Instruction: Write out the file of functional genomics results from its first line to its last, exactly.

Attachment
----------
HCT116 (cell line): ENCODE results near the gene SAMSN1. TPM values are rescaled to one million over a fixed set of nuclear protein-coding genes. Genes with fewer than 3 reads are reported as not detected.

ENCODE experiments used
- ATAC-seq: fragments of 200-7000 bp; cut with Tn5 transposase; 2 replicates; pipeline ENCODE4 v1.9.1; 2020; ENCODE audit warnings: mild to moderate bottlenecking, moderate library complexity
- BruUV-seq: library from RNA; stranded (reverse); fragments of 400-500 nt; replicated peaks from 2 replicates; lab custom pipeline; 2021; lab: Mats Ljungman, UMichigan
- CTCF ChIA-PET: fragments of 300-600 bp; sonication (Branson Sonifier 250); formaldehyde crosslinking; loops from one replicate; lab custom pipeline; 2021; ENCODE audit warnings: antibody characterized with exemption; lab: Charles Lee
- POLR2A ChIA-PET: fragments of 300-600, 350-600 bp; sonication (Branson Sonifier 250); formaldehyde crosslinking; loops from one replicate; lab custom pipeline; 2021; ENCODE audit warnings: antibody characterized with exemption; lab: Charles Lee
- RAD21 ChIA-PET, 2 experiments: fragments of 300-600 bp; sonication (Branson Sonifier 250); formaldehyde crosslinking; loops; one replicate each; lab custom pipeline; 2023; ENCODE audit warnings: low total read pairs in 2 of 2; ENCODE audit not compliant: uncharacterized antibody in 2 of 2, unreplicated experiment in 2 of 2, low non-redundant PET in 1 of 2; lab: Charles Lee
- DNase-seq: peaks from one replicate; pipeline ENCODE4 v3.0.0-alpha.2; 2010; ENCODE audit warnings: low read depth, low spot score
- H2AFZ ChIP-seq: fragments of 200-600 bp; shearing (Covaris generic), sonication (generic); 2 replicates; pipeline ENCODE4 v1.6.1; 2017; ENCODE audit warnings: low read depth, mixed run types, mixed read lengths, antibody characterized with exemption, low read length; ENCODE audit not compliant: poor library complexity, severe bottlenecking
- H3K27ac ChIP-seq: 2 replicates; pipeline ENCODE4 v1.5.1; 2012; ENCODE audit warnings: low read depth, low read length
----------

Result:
HCT116 (cell line): ENCODE results near the gene SAMSN1. TPM values are rescaled to one million over a fixed set of nuclear protein-coding genes. Genes with fewer than 3 reads are reported as not detected.

ENCODE experiments used
- ATAC-seq: fragments of 200-7000 bp; cut with Tn5 transposase; 2 replicates; pipeline ENCODE4 v1.9.1; 2020; ENCODE audit warnings: mild to moderate bottlenecking, moderate library complexity
- BruUV-seq: library from RNA; stranded (reverse); fragments of 400-500 nt; replicated peaks from 2 replicates; lab custom pipeline; 2021; lab: Mats Ljungman, UMichigan
- CTCF ChIA-PET: fragments of 300-600 bp; sonication (Branson Sonifier 250); formaldehyde crosslinking; loops from one replicate; lab custom pipeline; 2021; ENCODE audit warnings: antibody characterized with exemption; lab: Charles Lee
- POLR2A ChIA-PET: fragments of 300-600, 350-600 bp; sonication (Branson Sonifier 250); formaldehyde crosslinking; loops from one replicate; lab custom pipeline; 2021; ENCODE audit warnings: antibody characterized with exemption; lab: Charles Lee
- RAD21 ChIA-PET, 2 experiments: fragments of 300-600 bp; sonication (Branson Sonifier 250); formaldehyde crosslinking; loops; one replicate each; lab custom pipeline; 2023; ENCODE audit warnings: low total read pairs in 2 of 2; ENCODE audit not compliant: uncharacterized antibody in 2 of 2, unreplicated experiment in 2 of 2, low non-redundant PET in 1 of 2; lab: Charles Lee
- DNase-seq: peaks from one replicate; pipeline ENCODE4 v3.0.0-alpha.2; 2010; ENCODE audit warnings: low read depth, low spot score
- H2AFZ ChIP-seq: fragments of 200-600 bp; shearing (Covaris generic), sonication (generic); 2 replicates; pipeline ENCODE4 v1.6.1; 2017; ENCODE audit warnings: low read depth, mixed run types, mixed read lengths, antibody characterized with exemption, low read length; ENCODE audit not compliant: poor library complexity, severe bottlenecking
- H3K27ac ChIP-seq: 2 replicates; pipeline ENCODE4 v1.5.1; 2012; ENCODE audit warnings: low read depth, low read length